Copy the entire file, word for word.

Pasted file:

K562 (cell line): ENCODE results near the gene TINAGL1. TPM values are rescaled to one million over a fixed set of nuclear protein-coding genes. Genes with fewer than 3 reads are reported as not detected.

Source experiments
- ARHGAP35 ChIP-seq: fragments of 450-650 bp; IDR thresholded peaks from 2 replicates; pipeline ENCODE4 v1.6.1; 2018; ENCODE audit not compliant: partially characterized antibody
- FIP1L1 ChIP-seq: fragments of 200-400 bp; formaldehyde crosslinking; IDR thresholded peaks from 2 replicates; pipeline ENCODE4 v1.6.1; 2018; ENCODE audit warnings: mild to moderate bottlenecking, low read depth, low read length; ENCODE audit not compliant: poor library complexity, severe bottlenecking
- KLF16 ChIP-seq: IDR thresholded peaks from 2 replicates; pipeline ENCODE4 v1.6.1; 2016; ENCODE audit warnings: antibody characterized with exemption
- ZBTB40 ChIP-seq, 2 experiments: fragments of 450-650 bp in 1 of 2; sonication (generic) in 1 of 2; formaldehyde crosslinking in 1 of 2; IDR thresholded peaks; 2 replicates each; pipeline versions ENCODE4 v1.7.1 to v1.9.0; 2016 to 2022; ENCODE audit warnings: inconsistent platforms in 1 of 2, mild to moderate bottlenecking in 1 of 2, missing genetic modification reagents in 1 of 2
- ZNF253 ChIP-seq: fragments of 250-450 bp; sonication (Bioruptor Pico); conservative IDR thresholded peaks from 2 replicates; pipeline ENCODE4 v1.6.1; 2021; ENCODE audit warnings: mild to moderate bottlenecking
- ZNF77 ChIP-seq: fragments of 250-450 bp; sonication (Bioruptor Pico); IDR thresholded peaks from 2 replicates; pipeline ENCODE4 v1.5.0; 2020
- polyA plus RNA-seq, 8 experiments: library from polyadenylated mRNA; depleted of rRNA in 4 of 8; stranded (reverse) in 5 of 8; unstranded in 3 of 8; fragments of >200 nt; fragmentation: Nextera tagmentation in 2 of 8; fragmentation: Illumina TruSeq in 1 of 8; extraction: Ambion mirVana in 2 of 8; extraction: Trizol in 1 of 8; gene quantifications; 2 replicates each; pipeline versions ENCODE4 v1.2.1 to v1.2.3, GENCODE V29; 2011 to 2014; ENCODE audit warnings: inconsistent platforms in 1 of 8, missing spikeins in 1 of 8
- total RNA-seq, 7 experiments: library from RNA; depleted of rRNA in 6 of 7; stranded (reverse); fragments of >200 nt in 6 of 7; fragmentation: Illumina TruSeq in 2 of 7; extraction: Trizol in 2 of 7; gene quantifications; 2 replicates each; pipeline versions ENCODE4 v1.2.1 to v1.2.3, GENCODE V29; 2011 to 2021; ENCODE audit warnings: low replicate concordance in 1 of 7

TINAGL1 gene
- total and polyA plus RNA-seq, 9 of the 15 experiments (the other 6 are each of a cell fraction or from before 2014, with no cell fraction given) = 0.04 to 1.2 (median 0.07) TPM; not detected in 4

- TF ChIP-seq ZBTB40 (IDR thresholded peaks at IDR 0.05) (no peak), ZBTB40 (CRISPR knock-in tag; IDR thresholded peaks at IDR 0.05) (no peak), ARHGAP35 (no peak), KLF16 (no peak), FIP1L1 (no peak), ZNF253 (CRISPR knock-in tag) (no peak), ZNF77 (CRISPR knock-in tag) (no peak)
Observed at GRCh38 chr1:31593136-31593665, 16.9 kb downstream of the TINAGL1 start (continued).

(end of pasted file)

K562 (cell line): ENCODE results near the gene TINAGL1. TPM values are rescaled to one million over a fixed set of nuclear protein-coding genes. Genes with fewer than 3 reads are reported as not detected.

Source experiments
- ARHGAP35 ChIP-seq: fragments of 450-650 bp; IDR thresholded peaks from 2 replicates; pipeline ENCODE4 v1.6.1; 2018; ENCODE audit not compliant: partially characterized antibody
- FIP1L1 ChIP-seq: fragments of 200-400 bp; formaldehyde crosslinking; IDR thresholded peaks from 2 replicates; pipeline ENCODE4 v1.6.1; 2018; ENCODE audit warnings: mild to moderate bottlenecking, low read depth, low read length; ENCODE audit not compliant: poor library complexity, severe bottlenecking
- KLF16 ChIP-seq: IDR thresholded peaks from 2 replicates; pipeline ENCODE4 v1.6.1; 2016; ENCODE audit warnings: antibody characterized with exemption
- ZBTB40 ChIP-seq, 2 experiments: fragments of 450-650 bp in 1 of 2; sonication (generic) in 1 of 2; formaldehyde crosslinking in 1 of 2; IDR thresholded peaks; 2 replicates each; pipeline versions ENCODE4 v1.7.1 to v1.9.0; 2016 to 2022; ENCODE audit warnings: inconsistent platforms in 1 of 2, mild to moderate bottlenecking in 1 of 2, missing genetic modification reagents in 1 of 2
- ZNF253 ChIP-seq: fragments of 250-450 bp; sonication (Bioruptor Pico); conservative IDR thresholded peaks from 2 replicates; pipeline ENCODE4 v1.6.1; 2021; ENCODE audit warnings: mild to moderate bottlenecking
- ZNF77 ChIP-seq: fragments of 250-450 bp; sonication (Bioruptor Pico); IDR thresholded peaks from 2 replicates; pipeline ENCODE4 v1.5.0; 2020
- polyA plus RNA-seq, 8 experiments: library from polyadenylated mRNA; depleted of rRNA in 4 of 8; stranded (reverse) in 5 of 8; unstranded in 3 of 8; fragments of >200 nt; fragmentation: Nextera tagmentation in 2 of 8; fragmentation: Illumina TruSeq in 1 of 8; extraction: Ambion mirVana in 2 of 8; extraction: Trizol in 1 of 8; gene quantifications; 2 replicates each; pipeline versions ENCODE4 v1.2.1 to v1.2.3, GENCODE V29; 2011 to 2014; ENCODE audit warnings: inconsistent platforms in 1 of 8, missing spikeins in 1 of 8
- total RNA-seq, 7 experiments: library from RNA; depleted of rRNA in 6 of 7; stranded (reverse); fragments of >200 nt in 6 of 7; fragmentation: Illumina TruSeq in 2 of 7; extraction: Trizol in 2 of 7; gene quantifications; 2 replicates each; pipeline versions ENCODE4 v1.2.1 to v1.2.3, GENCODE V29; 2011 to 2021; ENCODE audit warnings: low replicate concordance in 1 of 7

TINAGL1 gene
- total and polyA plus RNA-seq, 9 of the 15 experiments (the other 6 are each of a cell fraction or from before 2014, with no cell fraction given) = 0.04 to 1.2 (median 0.07) TPM; not detected in 4

- TF ChIP-seq ZBTB40 (IDR thresholded peaks at IDR 0.05) (no peak), ZBTB40 (CRISPR knock-in tag; IDR thresholded peaks at IDR 0.05) (no peak), ARHGAP35 (no peak), KLF16 (no peak), FIP1L1 (no peak), ZNF253 (CRISPR knock-in tag) (no peak), ZNF77 (CRISPR knock-in tag) (no peak)
Observed at GRCh38 chr1:31593136-31593665, 16.9 kb downstream of the TINAGL1 start (continued).